The other point, perhaps one of the main points of the post, is that Trey isn’t going to invest in DSLRs or related equipment anymore, and goes far enough to suggest that the reader might be smart to stop the same. I think that really depends on who you are, of course. If you’ve got a large investment in expensive, high-quality Nikon or Canon or whatever glass that mounts on an SLR, should you not get a Nikon D4 if your work justifies the cost simply because there’s a new class of camera in town? Of course not.
Trey follows up his post with reactions and this point: “If you (gentle reader) agree that you won’t be using a mechanical mirror-flipping device in the future, then we are in agreement. We may disagree on the rate-of-death – but that is all.” There we are. I agree that technology is moving forward quickly, but disagree, as he suggests anyone might, with the notion that DSLRs will be dead, or even largely dead, in five years, but time will obviously tell.
Cameras today are more like computers, and our consumption of them has changed to more closely resemble how we buy computers. No longer does someone buy a digital camera and really expect to be using it for more than a handful of years, at most. Compare that to classic film cameras, which are in some cases, still highly-sought after 50 years after they were new. One rule I follow when someone asks me about whether they should buy a new computer, whatever model it might be, or wait for the next great thing that’s surely around the corner, is to tell them that they’re better off buying what they need now. It’s just too hard to predict what will or won’t happen, so plan for now. I think cameras have been heading that way for awhile, and barring a photography show like Photokina being around the corner, I give mostly the same advice for people asking my opinion about purchasing one versus waiting. Buy what you need now, and start making images.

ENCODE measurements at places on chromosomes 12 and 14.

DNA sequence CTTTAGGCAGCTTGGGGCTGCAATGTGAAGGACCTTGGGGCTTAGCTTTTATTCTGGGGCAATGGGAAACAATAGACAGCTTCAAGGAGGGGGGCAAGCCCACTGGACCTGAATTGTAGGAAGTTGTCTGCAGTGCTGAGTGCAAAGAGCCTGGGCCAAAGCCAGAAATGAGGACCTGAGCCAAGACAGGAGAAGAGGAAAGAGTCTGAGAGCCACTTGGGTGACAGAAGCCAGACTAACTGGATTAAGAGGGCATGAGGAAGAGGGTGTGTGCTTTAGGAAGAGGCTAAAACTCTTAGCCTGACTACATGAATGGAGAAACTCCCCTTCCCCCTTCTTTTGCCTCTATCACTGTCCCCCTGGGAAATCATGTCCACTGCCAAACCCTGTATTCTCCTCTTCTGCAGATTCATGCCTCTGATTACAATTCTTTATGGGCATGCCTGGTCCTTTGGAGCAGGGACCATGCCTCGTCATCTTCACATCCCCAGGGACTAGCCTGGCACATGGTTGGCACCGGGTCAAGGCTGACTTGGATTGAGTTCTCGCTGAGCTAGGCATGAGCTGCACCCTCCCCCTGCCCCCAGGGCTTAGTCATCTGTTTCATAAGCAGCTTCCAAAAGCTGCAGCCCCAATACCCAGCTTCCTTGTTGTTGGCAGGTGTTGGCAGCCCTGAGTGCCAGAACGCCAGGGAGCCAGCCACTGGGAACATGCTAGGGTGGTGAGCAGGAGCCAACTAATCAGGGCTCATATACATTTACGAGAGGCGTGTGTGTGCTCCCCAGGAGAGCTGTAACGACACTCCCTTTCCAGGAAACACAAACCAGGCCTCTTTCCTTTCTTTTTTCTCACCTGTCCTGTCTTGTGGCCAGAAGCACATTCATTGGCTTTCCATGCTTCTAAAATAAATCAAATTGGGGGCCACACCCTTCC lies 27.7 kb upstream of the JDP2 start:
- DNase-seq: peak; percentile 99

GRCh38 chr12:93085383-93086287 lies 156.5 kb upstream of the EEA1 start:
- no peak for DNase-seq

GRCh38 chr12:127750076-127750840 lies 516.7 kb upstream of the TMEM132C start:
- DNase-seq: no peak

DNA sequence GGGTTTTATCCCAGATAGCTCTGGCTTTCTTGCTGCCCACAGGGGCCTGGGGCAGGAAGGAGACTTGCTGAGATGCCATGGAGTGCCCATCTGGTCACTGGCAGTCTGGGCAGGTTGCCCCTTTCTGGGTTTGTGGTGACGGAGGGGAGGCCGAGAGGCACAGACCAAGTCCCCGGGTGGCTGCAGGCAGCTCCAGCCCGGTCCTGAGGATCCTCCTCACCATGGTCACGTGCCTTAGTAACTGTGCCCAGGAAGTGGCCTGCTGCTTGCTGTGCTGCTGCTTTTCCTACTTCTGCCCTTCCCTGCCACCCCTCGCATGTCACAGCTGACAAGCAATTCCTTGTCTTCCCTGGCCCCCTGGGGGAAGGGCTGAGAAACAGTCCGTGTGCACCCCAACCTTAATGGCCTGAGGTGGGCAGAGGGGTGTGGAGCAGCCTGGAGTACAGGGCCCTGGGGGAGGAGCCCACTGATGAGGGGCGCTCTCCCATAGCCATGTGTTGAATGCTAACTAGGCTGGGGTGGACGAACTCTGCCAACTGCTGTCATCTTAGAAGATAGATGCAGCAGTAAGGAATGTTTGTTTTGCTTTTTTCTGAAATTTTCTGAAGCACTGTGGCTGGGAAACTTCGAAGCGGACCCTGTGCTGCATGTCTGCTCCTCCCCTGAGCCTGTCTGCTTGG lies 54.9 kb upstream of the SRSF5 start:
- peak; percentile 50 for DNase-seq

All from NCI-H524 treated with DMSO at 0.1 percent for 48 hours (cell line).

Would I suggest someone new to the field invest in a DSLR? I’d have to drill down further. Are they serious about photography? Do they have the budget/stomach for things to change drastically in the next 5-10 years? What kind of shooting are they looking to do. In my opinion, there are plenty of combinations of questions and answers that still lead to a “yes, you should invest in a DSLR-based system” for now.
As I’m sure anyone who knows me already knows, I shoot with a DSLR, but have been a big fan of compact cameras for some time, having owned several Canon G-series cameras, Micro Four-Thirds cameras, and most recently the Nikon V1. I think that there’s room for both in the bags of any photographer who wants to always have a camera on him, but also wants the best tool for the job.
That’s what this comes down to, as many debates in photography around format or brand do: Cameras are tools. Pick the ones that do the job you need done best. If that’s a DSLR, I think they’ll still be around for quite some time. And even if they aren’t, the image they create is what matters, and as long as your new Nikon D4 is making the images you want, more power to you.